Table 1 – Maximum Calculated PSD versus Data Rate

Table 1 – Maximum Calculated PSD versus Data Rate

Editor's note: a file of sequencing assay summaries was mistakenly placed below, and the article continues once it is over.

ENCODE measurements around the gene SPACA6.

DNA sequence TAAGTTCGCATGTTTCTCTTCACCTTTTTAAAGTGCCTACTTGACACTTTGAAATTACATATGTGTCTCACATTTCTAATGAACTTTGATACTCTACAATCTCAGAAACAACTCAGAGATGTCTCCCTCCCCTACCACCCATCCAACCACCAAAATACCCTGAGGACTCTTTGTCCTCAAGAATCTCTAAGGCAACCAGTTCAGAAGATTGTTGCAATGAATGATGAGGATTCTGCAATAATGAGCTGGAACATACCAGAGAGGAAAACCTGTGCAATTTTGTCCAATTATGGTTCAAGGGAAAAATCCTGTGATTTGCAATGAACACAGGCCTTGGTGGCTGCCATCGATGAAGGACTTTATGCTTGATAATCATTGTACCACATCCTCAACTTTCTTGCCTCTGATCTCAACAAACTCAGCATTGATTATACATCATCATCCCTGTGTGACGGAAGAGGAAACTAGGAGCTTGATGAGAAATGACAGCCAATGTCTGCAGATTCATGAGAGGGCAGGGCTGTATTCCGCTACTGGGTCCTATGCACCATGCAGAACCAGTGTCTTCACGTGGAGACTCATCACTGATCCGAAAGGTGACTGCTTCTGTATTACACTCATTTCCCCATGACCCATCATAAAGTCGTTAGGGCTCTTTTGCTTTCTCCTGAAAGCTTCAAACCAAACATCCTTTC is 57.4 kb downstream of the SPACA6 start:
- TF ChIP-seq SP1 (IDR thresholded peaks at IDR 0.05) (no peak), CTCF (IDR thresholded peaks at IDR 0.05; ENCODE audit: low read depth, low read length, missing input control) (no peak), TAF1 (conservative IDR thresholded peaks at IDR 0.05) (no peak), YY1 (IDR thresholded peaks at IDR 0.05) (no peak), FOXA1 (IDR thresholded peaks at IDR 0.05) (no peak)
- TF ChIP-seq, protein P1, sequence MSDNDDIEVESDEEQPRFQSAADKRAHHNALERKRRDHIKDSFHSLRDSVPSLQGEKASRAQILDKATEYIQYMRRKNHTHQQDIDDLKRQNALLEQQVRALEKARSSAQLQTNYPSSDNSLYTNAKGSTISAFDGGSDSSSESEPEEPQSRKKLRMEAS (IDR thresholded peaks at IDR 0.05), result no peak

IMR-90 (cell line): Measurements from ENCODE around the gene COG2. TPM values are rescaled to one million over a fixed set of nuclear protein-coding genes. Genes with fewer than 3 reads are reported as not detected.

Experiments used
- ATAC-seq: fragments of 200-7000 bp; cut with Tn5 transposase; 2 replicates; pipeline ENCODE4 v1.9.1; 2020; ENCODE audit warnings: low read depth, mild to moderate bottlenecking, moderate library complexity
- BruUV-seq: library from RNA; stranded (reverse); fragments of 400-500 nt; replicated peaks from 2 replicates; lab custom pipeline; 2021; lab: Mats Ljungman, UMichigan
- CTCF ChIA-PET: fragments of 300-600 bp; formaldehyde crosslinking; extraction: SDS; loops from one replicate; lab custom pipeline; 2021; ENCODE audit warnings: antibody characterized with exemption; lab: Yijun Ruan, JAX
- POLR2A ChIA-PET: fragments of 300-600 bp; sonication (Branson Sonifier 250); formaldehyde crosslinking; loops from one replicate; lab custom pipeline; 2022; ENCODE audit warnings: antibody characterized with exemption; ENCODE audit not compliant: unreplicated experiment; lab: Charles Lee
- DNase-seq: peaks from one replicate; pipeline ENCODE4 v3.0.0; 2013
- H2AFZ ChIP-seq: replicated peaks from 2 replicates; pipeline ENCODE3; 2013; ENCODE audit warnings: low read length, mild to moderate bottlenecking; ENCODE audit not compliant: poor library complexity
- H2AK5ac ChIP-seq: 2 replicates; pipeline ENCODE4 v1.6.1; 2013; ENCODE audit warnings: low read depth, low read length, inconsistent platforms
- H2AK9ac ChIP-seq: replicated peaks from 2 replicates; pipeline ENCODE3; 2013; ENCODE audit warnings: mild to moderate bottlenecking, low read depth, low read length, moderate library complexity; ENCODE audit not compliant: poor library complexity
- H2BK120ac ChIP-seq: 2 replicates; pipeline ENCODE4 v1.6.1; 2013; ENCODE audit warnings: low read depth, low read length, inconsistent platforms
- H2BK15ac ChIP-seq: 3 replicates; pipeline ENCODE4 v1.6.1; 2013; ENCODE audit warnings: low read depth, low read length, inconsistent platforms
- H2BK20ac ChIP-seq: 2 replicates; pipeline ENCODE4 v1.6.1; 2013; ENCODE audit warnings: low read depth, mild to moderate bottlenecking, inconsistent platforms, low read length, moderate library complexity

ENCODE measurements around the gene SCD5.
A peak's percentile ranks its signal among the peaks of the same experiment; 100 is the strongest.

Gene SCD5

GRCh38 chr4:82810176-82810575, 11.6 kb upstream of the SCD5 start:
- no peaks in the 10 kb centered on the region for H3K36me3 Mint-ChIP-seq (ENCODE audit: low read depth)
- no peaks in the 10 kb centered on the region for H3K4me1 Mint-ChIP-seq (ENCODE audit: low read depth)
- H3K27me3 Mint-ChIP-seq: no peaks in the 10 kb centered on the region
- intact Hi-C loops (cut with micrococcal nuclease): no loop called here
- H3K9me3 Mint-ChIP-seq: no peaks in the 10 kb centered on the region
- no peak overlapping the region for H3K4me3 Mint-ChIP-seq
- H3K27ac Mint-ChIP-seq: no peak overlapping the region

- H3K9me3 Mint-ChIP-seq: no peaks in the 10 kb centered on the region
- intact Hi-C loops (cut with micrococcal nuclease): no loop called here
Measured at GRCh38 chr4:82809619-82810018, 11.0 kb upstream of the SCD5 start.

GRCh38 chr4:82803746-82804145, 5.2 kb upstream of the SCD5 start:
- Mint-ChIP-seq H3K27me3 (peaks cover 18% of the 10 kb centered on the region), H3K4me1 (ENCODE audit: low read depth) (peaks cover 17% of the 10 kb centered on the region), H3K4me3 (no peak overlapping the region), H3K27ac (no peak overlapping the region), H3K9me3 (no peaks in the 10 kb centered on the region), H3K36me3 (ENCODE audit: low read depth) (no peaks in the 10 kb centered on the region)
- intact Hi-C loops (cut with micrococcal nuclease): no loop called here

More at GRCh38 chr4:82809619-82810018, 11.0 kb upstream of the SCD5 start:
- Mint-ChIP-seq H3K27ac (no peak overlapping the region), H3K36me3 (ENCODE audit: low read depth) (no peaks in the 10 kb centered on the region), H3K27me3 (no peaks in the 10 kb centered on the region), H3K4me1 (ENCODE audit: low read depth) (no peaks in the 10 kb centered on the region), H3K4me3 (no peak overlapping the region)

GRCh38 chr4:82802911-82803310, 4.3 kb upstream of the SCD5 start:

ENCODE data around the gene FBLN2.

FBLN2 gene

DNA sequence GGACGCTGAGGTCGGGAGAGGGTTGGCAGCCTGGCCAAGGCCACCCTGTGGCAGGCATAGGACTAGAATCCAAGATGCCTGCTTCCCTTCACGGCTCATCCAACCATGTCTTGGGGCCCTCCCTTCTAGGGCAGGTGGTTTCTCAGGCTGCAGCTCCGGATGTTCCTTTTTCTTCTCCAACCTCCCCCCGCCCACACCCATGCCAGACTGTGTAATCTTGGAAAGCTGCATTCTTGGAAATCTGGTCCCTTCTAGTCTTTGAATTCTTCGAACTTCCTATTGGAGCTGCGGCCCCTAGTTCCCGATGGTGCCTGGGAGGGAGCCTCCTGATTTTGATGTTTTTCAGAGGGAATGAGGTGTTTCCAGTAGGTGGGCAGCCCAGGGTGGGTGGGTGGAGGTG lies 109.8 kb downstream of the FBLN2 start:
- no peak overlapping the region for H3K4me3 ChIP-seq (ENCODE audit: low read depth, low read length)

Given the important role power density plays in keeping interference between terminals at acceptable levels, it is surprising to see how infrequently it is mentioned on satellite terminal data sheets and in marketing literature. While the maximum allowable EIRP (density) detailed on relevant type approval documents may be included, what that limit means in practical terms is usually missing. Other simpler one-dimensional capabilities like maximum EIRP and the saturated output power of the HPA/BUC are emphasized. This is what customers are used to seeing with regards to the transmit capability for a given terminal and using as the basis for their buying decision. They may not appreciate the fact that they are actually buying more capability than they need and increasing the probability that they will inadvertently transmit a signal in excess of the power density limit at some point in time. As with the document that sets the maximum allowable EIRP density, the terminal data sheet should include a table detailing maximum allowable HPA/BUC power levels for typical data rates and modulation types that might apply to that particular terminal. That table could be passed along to the operator of the terminal to assist in setting guidelines that will keep the terminal within specified operating limits. Even better would be monitor and control software in every terminal that ensures the terminal operates within specified power density limits. As mentioned by many others, the Global VSAT Forum in particular, our satellite industry could benefit greatly from improvements in the training of satellite terminal installers and operators on this topic and many others. Increased awareness in all facets of our business is necessary to make material progress toward optimally managing our satellite communications resources and minimizing the waste that results when we allow interference to take its toll. With proper safeguards in place, the following real-world scenario will hopefully never be repeated: An authorized terminal was deployed and successfully brought into service. Unknown to all involved, the terminal was peaked quite well, but on the wrong satellite, a close neighbor of the correct satellite. Antenna peaking was accomplished using a broadband power detector and the higher power neighboring satellite made the correct satellite hard to detect. The antenna was relatively small, with a beam broad enough to receive a marginally acceptable signal from the correct satellite when mis-pointed by this amount. The terminal had more than enough transmit power to close this particular uplink under nominal conditions and, unfortunately, just enough to close the link under this extreme condition. The terminal was now operating more like a jammer of the neighbor satellite than another interfering terminal. It took many hours of intense cooperation between satellite operators to identify the offending terminal and correct the situation. In the meantime, a popular broadcast was taken off the air and the reputations of a major content delivery and satellite operating company were damaged. Had the operator of the above terminal realized what HPA/BUC power level corresponded to the maximum allowable power density for that particular satellite link, he would have realized that something was drastically wrong long before he turned his terminal into an unintentional jammer. Absolutely no one should be surprised by the potential for trouble when the fundamental piece of information communicated in a terminal’s license is not well understood by the person entrusted to make sure the equipment operates in compliance with that critical requirement. The best approach going forward might be incorporating power density into the Monitor and Control (M&C) software running on most modern terminals and using that information locally, and remotely at the Network Operations Center, to ensure the terminal is configured correctly and operating nominally. At a minimum, the terminal operator needs to appreciate the importance of power density and have easy access to a table (or App) that allows him to quickly determine his power density and compare it to what it should be at that moment and the value he cannot exceed. With better tools and training, terminal operators will become more power density conscious and the entire satellite communications industry will benefit as a result. VS